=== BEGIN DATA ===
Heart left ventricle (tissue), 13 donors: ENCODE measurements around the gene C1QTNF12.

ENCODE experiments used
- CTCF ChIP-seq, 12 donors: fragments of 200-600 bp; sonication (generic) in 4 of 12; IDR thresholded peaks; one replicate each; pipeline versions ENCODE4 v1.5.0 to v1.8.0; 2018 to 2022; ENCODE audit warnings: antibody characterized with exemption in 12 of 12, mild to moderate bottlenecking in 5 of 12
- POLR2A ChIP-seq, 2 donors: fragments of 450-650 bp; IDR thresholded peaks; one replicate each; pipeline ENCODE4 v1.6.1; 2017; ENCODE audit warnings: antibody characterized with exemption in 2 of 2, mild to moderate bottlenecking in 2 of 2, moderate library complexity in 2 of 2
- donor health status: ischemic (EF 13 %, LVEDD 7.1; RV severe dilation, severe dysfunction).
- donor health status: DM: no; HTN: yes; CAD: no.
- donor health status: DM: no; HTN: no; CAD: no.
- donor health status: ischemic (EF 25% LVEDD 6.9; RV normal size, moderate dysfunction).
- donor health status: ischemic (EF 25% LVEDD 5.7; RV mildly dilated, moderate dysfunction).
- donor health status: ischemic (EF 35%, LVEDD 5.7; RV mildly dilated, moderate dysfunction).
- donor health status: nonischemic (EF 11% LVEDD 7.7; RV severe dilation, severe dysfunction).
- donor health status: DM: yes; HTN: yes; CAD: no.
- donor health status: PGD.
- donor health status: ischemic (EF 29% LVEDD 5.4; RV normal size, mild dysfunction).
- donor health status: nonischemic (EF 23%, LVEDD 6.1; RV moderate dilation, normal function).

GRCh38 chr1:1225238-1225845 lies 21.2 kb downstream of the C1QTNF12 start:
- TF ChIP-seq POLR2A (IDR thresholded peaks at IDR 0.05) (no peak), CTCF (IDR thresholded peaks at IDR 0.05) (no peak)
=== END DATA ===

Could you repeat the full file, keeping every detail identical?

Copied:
Heart left ventricle (tissue), 13 donors: ENCODE measurements around the gene C1QTNF12.

ENCODE experiments used
- CTCF ChIP-seq, 12 donors: fragments of 200-600 bp; sonication (generic) in 4 of 12; IDR thresholded peaks; one replicate each; pipeline versions ENCODE4 v1.5.0 to v1.8.0; 2018 to 2022; ENCODE audit warnings: antibody characterized with exemption in 12 of 12, mild to moderate bottlenecking in 5 of 12
- POLR2A ChIP-seq, 2 donors: fragments of 450-650 bp; IDR thresholded peaks; one replicate each; pipeline ENCODE4 v1.6.1; 2017; ENCODE audit warnings: antibody characterized with exemption in 2 of 2, mild to moderate bottlenecking in 2 of 2, moderate library complexity in 2 of 2
- donor health status: ischemic (EF 13 %, LVEDD 7.1; RV severe dilation, severe dysfunction).
- donor health status: DM: no; HTN: yes; CAD: no.
- donor health status: DM: no; HTN: no; CAD: no.
- donor health status: ischemic (EF 25% LVEDD 6.9; RV normal size, moderate dysfunction).
- donor health status: ischemic (EF 25% LVEDD 5.7; RV mildly dilated, moderate dysfunction).
- donor health status: ischemic (EF 35%, LVEDD 5.7; RV mildly dilated, moderate dysfunction).
- donor health status: nonischemic (EF 11% LVEDD 7.7; RV severe dilation, severe dysfunction).
- donor health status: DM: yes; HTN: yes; CAD: no.
- donor health status: PGD.
- donor health status: ischemic (EF 29% LVEDD 5.4; RV normal size, mild dysfunction).
- donor health status: nonischemic (EF 23%, LVEDD 6.1; RV moderate dilation, normal function).

GRCh38 chr1:1225238-1225845 lies 21.2 kb downstream of the C1QTNF12 start:
- TF ChIP-seq POLR2A (IDR thresholded peaks at IDR 0.05) (no peak), CTCF (IDR thresholded peaks at IDR 0.05) (no peak)